Low-impact hydro group proposes revising certification criteria

The Low Impact Hydropower Institute proposes to revise criteria that hydroelectric projects must meet to be certified as “low-impact” hydropower. Comments are due June 29.

LIHI said the proposed revisions are important improvements to its program for certifying conventional and incremental hydropower projects. LIHI said it intends to develop a separate set of criteria for in-stream hydrokinetic facilities.

LIHI certifies hydro facilities based on low-impact criteria for river flows, water quality, fish passage and protection, watershed health, endangered species protection, cultural resources, recreation, and whether the dam has been recommended for removal. The 10-year-old organization has certified 37 projects featuring 103 dams in 22 states with total installed capacity of 2,136 MW.

The voluntary program is designed to help consumers identify environmentally sound, low-impact hydropower facilities for emerging “green” energy markets. However, the certification system is receiving increased attention as states consider making low-impact certification a condition for hydro projects to participate in mandatory renewable energy portfolio standards being imposed on electricity suppliers. (HydroWorld 5/12/09)

The proposed revisions would add criteria for general eligibility, settlement agreements, energy efficiency, and reservoir levels. Other changes would expand criteria for recreation and shift the emphasis on fish passage and fish protection to comprehensively address migratory fish.

LIHI’s Governing Board initiated a complete program review in 2007. A task force met throughout 2008 and into early 2009, looking for ways to raise the expectation for environmental performance while increasing the value of LIHI certification for certificate holders. The task force also looked for ways to simplify current criteria and considered a number of policy questions.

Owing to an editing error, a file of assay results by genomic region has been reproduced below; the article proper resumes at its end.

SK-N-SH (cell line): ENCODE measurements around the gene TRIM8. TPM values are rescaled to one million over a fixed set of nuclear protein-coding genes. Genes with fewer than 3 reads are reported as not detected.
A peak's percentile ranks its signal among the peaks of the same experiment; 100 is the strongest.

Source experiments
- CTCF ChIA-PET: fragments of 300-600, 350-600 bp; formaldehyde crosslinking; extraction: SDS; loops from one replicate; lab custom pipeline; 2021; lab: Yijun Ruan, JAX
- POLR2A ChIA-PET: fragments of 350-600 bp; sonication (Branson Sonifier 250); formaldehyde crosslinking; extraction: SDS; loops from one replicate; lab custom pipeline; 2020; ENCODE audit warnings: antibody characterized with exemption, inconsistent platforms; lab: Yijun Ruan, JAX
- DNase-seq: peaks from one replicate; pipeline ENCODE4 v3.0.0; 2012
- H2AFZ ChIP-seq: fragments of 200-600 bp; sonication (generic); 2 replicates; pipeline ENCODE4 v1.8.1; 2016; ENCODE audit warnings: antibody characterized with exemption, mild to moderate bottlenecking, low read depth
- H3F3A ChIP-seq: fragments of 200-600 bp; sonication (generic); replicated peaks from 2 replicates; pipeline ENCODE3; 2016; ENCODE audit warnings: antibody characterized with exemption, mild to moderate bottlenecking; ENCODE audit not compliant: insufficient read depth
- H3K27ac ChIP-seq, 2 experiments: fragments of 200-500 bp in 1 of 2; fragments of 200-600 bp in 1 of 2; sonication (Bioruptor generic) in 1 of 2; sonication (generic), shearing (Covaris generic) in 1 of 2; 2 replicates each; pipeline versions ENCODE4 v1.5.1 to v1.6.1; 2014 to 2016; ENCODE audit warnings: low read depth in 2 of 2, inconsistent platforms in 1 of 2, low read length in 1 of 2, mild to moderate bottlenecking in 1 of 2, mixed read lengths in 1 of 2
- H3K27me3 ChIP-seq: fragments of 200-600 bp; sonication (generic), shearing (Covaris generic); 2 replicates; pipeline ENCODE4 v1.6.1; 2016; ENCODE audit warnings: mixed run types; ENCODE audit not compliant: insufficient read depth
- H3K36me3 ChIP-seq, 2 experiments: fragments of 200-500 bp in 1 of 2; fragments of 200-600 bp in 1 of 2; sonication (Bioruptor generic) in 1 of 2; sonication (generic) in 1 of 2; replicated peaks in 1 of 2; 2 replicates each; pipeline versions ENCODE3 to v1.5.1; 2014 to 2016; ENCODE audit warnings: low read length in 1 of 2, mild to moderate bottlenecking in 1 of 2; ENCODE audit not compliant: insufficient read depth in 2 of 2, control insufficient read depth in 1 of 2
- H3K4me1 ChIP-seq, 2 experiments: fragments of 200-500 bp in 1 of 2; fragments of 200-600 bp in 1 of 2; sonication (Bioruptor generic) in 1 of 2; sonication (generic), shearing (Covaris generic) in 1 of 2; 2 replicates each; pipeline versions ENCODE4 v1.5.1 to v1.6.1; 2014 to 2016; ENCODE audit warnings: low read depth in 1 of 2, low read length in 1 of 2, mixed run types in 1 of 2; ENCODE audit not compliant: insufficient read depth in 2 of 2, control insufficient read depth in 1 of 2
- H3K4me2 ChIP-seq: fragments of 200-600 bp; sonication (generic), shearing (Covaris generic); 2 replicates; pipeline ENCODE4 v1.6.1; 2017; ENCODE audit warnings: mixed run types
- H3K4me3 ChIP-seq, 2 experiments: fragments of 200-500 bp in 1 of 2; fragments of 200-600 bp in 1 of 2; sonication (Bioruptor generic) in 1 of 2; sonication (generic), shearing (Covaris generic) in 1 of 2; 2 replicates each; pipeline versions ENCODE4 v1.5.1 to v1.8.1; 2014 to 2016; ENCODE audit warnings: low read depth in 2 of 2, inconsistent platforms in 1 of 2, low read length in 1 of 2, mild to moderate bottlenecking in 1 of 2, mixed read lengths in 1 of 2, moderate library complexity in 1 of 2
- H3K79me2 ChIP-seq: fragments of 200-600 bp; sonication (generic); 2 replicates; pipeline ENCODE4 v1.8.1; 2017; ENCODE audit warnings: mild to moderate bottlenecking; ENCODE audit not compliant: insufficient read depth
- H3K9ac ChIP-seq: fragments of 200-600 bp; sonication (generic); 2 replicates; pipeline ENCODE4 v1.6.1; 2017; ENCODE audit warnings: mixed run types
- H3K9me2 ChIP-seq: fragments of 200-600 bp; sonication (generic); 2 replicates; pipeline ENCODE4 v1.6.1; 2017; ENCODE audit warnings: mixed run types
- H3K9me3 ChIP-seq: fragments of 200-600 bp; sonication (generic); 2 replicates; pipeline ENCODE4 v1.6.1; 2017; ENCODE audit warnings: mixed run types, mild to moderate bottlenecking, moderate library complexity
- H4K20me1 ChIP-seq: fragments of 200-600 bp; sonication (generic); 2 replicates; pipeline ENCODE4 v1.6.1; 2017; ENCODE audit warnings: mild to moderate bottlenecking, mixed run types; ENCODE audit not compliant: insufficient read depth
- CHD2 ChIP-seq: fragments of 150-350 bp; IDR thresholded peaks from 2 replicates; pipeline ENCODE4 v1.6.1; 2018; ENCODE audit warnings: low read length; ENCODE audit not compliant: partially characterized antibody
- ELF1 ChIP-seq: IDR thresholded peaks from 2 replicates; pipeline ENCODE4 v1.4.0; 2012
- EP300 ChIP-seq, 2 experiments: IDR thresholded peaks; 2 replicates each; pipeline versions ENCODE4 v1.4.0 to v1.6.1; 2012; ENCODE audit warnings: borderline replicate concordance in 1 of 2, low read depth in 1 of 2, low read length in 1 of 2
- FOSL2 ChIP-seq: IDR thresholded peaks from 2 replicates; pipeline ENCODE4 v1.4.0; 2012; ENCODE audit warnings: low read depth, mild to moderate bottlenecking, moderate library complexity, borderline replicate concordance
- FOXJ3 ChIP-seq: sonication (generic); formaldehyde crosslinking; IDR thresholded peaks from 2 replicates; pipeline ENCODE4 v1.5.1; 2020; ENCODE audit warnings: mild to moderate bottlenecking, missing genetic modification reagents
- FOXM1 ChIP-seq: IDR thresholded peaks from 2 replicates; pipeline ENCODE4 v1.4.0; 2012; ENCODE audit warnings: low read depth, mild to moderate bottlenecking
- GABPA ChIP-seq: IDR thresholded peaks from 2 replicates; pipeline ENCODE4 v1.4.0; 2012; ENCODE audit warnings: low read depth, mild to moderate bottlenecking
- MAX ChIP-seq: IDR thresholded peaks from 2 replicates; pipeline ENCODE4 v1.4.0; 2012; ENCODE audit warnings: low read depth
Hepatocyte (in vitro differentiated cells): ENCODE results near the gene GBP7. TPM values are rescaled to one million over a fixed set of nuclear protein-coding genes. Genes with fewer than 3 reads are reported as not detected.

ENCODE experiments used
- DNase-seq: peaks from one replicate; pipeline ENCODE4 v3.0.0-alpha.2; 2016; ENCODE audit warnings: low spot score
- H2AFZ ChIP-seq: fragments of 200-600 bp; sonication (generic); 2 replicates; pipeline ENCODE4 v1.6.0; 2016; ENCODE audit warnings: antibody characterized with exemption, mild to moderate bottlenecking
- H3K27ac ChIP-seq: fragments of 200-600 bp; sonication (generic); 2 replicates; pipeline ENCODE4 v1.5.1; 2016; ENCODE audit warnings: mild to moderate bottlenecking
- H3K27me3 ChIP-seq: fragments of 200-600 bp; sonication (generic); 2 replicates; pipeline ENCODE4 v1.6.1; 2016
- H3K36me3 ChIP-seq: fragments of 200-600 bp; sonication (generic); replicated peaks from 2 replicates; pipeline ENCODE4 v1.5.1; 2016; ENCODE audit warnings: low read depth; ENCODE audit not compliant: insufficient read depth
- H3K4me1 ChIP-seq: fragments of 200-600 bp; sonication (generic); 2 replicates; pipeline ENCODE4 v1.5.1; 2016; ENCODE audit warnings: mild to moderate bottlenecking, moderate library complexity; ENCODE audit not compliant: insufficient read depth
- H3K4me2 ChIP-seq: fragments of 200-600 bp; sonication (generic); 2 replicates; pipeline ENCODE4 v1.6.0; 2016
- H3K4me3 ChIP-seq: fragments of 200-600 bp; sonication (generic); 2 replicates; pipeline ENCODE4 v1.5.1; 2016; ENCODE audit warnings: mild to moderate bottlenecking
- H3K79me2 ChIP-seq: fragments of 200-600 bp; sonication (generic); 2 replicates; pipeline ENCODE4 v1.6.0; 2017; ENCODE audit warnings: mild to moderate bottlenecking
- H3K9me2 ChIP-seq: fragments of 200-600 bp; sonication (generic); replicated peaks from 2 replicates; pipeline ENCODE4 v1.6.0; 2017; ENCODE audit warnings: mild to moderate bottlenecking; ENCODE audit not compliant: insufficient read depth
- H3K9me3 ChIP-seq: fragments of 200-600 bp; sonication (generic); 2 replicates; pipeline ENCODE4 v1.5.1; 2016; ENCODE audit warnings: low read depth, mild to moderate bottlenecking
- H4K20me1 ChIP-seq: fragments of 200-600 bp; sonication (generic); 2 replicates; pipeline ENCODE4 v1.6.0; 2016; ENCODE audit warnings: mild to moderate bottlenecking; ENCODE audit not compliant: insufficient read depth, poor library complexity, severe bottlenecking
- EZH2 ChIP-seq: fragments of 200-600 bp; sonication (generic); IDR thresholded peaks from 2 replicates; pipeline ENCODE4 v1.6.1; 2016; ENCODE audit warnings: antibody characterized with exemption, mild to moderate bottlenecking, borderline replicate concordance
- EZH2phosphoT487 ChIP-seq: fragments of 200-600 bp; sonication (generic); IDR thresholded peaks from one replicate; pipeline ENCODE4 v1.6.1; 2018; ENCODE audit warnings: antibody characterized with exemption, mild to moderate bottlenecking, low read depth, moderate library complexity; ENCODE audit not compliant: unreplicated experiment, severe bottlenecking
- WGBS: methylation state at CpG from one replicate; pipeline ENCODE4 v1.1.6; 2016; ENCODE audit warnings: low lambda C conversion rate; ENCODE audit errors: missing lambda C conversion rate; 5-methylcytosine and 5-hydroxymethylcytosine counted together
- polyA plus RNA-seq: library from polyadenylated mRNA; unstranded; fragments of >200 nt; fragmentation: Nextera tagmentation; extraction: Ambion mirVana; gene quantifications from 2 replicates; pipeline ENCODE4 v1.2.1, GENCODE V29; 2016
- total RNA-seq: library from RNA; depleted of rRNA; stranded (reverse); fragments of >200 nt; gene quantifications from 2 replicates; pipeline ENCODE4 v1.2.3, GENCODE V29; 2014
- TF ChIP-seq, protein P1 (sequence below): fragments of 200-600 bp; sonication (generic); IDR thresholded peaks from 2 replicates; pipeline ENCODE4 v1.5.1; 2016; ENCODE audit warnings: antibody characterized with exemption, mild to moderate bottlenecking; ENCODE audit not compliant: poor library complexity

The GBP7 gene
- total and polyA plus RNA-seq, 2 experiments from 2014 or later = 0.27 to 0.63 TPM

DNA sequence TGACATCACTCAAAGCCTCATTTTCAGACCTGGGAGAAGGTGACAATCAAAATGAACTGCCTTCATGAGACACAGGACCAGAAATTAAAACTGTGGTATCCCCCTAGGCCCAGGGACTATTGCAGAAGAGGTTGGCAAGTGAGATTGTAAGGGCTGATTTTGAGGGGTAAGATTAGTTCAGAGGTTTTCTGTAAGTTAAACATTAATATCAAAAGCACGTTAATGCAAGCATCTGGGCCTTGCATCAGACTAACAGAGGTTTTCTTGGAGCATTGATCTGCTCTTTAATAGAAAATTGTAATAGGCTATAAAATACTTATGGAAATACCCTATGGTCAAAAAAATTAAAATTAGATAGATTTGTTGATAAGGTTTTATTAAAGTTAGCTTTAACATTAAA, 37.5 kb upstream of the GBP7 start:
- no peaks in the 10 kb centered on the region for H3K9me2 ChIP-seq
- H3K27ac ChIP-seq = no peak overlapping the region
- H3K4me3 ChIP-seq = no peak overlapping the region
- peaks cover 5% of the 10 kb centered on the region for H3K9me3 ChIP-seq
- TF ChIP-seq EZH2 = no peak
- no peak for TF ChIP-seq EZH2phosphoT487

LIHI said the task force and board determined the basic framework and assumptions that underpin LIHI’s criteria — such as relying on agency recommendations — are strong, and have contributed to the organization’s success. Accordingly, LIHI said, the new draft criteria represent an incremental change rather than a major shift.

Hydro industry expected to scrutinize criteria changes

Even so, the organization said comments on the revisions are important as criteria must have the support of industry, the environmental community, and state and federal resource agencies that participate in the regulation of hydropower.

The hydropower industry is expected to look closely at the proposed changes. Discussion at the National Hydropower Association Annual Conference revealed concern about some new provisions.

Individual hydro operators are divided on the idea of low-impact certification. Some see it as receiving an environmental “seal of approval” to help market their power. Others see it as an implication that non-certified hydropower is in some way “high-impact,” even though it is non-polluting and renewable.

The prospect of LIHI certification being mandatory to qualify for state, and possibly federal, renewables portfolio standards, gave a new urgency to industry concern. It was noted that LIHI is not the only low-impact certification system and portfolio standards wanting such certification should specify “independent certifying agencies,” rather than LIHI alone.

The proposed revisions are on LIHI’s Internet site, www.lowimpacthydro.org. Comments are due June 29: by e-mail to info@lowimpacthydro.org with “Criteria Comments” in the subject line; by mail to 34 Providence Street, Portland, Maine 04103; or by fax to (1) 206-984-3086.

Once the comment period closes, the board will evaluate comments, make revisions, and post the final draft on its website. The board anticipates revisions will be in place by Sept. 1.

Maine’s 39.35-MW Rumford Falls wins low-impact designation

On May 6, LIHI announced Brookfield Renewable Power’s 39.35-MW Rumford Falls project (No. 2333) on the Androscoggin River in Maine had earned certification. (HydroWorld 1/2/09)

Applications for certification or recertification of other projects are pending. (HydroWorld 4/15/09) New pending applications include one filed by the city of Albany, Ore., for 500-kW Vine Street (No. 11509), on the South Santiam River.

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